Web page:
Pakistan Prevents U.S. Diplomat from Leaving the Country After Fatal Car Accident

Pakistan has demanded that Col. Joseph Emanuel Hall’s diplomatic immunity be waived so that he can face a criminal trial over a fatal traffic accident, but American officials have refused.
Foreign Ministry

Authorities in Pakistan blocked a U.S. diplomat from leaving the country on Saturday after he allegedly killed a motorcyclist while driving and ignoring a red light last month.

Local media outlets reported on Saturday that authorities prevented Col. Joseph Emanuel Hall from leaving the country despite the arrival of a U.S. Air Force C130 that had come to return him to the United States. The aircraft was later forced to leave without him.

Hall, who was working as a military attaché for the U.S. Embassy, is accused of running a red light in Daman-e-Koh, north of Islamabad, and consequently killing 22-year-old Ateeq Baig, as well as injuring another individual. He was originally believed to be protected by diplomatic immunity, although a court in Islamabad has now ruled that it does not apply in this instance.

“The government can’t overlook the court orders into the matter,” a source told the Express Tribune.

The U.S. Embassy has denied claims that Hall had consumed excessive alcohol, while the victim’s father has called on him to stand trial at Islamabad High Court (IHC).

“For the privacy and security of those involved, we cannot disclose the diplomat’s current location,” a State Department spokesperson told Reuters. “We are in regular communication with our Pakistani counterparts. We do not discuss details of diplomatic conversations.”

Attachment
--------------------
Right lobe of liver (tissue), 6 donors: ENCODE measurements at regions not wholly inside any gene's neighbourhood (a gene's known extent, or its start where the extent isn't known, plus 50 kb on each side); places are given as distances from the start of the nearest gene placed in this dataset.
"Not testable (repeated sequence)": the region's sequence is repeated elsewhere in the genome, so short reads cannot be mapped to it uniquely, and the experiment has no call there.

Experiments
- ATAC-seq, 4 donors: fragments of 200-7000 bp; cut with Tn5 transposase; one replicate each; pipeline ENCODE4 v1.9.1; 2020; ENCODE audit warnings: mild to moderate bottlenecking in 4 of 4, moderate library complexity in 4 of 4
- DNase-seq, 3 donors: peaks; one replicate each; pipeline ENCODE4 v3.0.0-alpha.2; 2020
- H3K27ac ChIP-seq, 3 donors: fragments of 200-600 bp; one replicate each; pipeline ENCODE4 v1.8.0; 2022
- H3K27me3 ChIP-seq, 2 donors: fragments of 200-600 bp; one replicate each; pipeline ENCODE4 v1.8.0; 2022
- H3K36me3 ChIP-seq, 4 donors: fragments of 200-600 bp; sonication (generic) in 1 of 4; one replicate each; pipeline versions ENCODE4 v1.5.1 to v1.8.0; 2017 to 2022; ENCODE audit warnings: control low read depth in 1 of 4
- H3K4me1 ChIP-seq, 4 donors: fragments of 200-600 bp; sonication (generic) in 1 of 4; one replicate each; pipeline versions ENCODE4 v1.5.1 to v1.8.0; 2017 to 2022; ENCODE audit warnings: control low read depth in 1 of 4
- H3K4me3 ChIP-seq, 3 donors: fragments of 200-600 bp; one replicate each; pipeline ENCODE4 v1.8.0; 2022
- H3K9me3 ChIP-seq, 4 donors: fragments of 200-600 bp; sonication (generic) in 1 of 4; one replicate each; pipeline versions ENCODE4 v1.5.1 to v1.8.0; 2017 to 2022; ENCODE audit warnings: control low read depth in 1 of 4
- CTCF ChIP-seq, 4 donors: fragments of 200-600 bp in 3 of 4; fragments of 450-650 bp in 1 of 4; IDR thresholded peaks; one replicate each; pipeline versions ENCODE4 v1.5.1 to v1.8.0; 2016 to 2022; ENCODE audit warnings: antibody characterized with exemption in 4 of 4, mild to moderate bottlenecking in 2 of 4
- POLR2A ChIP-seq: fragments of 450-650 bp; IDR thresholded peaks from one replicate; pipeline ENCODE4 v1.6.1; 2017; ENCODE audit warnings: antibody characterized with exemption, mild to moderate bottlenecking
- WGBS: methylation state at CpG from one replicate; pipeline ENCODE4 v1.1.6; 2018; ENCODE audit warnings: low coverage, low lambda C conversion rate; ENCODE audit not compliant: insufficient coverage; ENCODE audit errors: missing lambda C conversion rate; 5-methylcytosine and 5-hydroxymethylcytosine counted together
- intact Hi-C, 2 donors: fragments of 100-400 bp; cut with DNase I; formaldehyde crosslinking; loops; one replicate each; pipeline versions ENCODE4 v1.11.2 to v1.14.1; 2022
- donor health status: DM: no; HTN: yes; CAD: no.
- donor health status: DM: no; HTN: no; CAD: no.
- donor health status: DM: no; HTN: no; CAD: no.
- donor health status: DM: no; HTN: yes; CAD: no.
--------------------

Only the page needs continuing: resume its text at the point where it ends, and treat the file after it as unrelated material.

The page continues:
The incident has further strained diplomatic relations with Pakistan, leading to the U.S. imposing travel restrictions on Pakistani diplomats that prevent them from traveling over 25 miles from the city they are working in.

Last week, Pakistan announced that it would impose “reciprocal” restrictions on the travel of U.S. diplomats, as well as new measures that place them under far greater scrutiny and ban them from using equipment such as tinted windows and separate passports.

Tensions between both countries first grew back in January, after the Trump administration announced that they would suspend an estimated $1 billion in security aid, after accusing the Pakistani government of failing to act against jihadists fighting American troops and their allies in Afghanistan.

Pakistan officials responded angrily to the decision, with Pakistan’s Foreign Minister Khawaja Muhammad Asif claiming that the countries were no longer allies.

“We do not have any alliance,” Asif told The Wall Street Journal. “This is not how allies behave.”

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